Day Trading is unprofitable: Facts you can't ignore

Day trading is trading which takes place within the time frame of a day. Day traders look to profit from short term price movements within a day and close out positions before the day ends. Some traders take it further are ‘scalp’ the market’s minuscule movements over minutes and seconds.

Day trading so attractive because it offers the theoretical possibility of making huge profits and beating market returns very quickly. But that is just theory, not the reality.

It’s easy to fall trap to most brokers claims that short-term trading will help you quit your day job and achieve financial freedom. There is a conflict of interest here. Day trading means higher trading frequency and volume, and more commission income for the brokers.

As a trader, I am against day trading, and I work on higher time frames, starting from the Daily. This means I look at the markets from a much bigger perspective, which makes things much more predictable and workable. My trade targets could take a few weeks to even months to reach, and I love waiting it out for the markets to do their job.

If you are a day trader reading this, you would be appalled to know that day trading is hardly ever profitable.

What does the SEC say about Day Trading?

Because Day trading is not the best way to trade and is very risky, a report by U.S. Securities and Exchange Commission warns day traders as follows:

• Be prepared to suffer severe financial losses

• Day traders do not "invest"

• Day trading is an extremely stressful and expensive full-time job

• Day traders depend heavily on borrowing money (leverage)

• Don't believe claims of easy profits

• Watch out for "hot tips" and "expert advice" from newsletters and websites

• Remember that "educational" seminars, classes, and books about day trading may

not be objective

• Check out day trading firms with your state securities regulator


Most traders who day trade lose money.

2019 Brazilian Study:

Three academics, two from the Sao Paulo School of Economics and another from the University of Sao Paulo, undertook a detailed analysis of options and futures day traders in local equity markets.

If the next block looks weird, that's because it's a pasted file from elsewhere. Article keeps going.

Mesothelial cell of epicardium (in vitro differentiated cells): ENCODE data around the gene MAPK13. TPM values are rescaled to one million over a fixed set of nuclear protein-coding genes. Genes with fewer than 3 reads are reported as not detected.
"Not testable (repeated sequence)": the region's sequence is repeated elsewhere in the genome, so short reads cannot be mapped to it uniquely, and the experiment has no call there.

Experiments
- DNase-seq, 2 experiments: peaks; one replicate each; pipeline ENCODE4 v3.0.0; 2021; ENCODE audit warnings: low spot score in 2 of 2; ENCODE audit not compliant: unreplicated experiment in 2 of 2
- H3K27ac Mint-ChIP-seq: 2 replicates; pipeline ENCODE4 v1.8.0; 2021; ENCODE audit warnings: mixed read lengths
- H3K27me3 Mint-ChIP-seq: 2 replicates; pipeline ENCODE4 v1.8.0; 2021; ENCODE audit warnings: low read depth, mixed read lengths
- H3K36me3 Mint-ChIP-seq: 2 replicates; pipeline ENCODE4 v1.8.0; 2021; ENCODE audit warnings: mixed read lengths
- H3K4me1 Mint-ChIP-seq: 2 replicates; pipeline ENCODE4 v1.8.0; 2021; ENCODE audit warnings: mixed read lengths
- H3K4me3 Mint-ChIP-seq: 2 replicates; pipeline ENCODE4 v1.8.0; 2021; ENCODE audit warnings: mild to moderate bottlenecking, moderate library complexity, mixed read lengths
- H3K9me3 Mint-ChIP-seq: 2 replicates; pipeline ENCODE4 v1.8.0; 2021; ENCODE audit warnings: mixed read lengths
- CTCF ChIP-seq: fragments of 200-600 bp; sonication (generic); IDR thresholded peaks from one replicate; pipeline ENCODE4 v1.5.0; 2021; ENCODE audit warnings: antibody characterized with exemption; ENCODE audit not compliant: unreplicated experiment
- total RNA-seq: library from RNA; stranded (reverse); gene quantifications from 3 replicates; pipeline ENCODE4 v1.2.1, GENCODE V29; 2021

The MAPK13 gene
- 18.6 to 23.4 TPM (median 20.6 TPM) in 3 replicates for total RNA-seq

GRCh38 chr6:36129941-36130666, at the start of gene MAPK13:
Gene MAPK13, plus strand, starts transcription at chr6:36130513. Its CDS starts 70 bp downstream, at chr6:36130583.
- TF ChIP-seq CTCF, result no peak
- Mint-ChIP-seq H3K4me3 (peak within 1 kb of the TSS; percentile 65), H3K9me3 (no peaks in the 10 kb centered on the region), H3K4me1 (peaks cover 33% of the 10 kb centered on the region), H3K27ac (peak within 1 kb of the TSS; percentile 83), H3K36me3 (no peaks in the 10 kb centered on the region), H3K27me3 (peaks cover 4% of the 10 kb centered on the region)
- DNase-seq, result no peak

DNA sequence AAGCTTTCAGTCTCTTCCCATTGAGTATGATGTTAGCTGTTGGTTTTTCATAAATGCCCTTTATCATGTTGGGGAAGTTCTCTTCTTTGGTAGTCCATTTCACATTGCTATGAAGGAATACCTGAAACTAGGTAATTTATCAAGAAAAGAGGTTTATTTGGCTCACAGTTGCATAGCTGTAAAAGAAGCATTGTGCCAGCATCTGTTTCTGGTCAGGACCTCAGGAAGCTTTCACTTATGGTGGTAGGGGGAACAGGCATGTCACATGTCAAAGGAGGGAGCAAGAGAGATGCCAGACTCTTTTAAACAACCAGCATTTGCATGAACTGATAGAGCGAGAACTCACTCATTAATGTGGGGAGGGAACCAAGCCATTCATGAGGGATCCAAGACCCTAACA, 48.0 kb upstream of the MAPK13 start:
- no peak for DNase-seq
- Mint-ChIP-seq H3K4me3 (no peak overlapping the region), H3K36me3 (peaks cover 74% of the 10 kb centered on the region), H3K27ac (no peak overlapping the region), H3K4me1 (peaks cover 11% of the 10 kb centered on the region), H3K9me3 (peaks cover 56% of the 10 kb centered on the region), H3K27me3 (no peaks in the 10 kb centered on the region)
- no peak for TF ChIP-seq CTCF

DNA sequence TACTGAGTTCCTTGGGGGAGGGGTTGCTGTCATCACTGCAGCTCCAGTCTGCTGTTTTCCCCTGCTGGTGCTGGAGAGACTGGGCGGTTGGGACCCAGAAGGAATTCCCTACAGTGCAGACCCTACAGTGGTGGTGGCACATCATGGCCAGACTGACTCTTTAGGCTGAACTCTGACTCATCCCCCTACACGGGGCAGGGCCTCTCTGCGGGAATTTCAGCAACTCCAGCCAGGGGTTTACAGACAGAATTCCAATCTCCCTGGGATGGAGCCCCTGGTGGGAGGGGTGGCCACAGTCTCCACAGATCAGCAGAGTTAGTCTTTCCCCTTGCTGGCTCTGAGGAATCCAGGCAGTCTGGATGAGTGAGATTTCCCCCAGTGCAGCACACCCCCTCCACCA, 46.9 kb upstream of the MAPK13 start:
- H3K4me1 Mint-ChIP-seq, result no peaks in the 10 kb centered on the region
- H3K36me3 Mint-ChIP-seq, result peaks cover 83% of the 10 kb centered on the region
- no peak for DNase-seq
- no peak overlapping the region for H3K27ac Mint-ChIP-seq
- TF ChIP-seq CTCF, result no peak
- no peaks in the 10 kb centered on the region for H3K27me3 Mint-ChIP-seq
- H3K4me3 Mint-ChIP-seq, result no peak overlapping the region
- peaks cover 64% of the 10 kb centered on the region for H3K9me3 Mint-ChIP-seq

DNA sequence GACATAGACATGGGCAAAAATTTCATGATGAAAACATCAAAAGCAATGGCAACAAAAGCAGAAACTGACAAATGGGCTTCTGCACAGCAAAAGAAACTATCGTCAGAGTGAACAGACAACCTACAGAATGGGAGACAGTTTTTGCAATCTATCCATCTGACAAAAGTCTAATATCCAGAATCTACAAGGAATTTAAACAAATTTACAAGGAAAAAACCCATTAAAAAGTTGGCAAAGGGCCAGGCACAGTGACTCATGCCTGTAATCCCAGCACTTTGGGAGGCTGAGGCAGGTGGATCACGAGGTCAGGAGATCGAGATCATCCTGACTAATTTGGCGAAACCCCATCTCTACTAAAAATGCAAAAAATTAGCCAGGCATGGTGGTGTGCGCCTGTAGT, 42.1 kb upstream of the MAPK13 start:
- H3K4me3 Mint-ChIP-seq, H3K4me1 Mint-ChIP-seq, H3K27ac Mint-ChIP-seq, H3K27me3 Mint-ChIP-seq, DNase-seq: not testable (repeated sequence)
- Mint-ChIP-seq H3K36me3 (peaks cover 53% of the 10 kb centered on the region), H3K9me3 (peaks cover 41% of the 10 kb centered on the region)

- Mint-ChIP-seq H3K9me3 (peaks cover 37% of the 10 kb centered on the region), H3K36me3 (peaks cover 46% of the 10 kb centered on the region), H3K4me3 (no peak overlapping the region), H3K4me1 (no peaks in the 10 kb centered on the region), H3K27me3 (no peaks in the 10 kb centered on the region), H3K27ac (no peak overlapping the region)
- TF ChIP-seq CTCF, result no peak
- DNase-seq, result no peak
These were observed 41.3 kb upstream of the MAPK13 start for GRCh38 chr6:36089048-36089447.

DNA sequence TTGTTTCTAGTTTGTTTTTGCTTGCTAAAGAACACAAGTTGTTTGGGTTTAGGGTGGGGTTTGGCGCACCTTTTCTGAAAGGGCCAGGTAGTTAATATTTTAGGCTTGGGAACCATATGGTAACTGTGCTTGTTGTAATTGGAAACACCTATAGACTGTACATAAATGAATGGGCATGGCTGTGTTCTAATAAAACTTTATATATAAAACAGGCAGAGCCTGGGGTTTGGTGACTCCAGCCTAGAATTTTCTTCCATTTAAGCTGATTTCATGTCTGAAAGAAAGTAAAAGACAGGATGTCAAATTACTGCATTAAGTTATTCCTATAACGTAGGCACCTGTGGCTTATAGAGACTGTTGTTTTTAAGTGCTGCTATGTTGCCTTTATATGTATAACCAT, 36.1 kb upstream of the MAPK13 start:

The academics looked at about 20,000 new traders between 2013 and 2015 and found that over time, they lost more and more money. Of those that traded for a single day, only 30 percent turned a profit. Only 3 percent of the people that traded for over 300 days made any money.

The researchers found that the longer that someone traded, the more money they lost.

They also found that only 0.4% earned more than a bank teller (US$54 per day) and the top day trader earned only US$310 per day with great risk of US$2,560.

In the words of these experts:

We show that it is virtually impossible for individuals to compete with HFTs and day trade for a living, contrary to what course providers claim.

The researchers found that the longer that someone traded, the more money they lost.

This peculiar pattern of declining profitability is similar to what we would find, for instance, in the casino roulette, where the proportion of successful players also monotonically decreases with the number of rounds played.

An earlier 2010 study from the University of California at Davis which indicated a mere 1.6% of day traders were profitable net of fees, supports this new research.

In the words of Frank Davis, director of sales and trading at LEK Securities in New York,

“Day trading or trying to time the market is just a very difficult way to make a living. Professionals advise against it, no matter who you are.”

If you want to be able to understand the true workings of the financial markets and make long term consistent profits, day trading is certainly not the way to go. Choosing higher time frames for analysis and a long term perspective of the market is what is needed.

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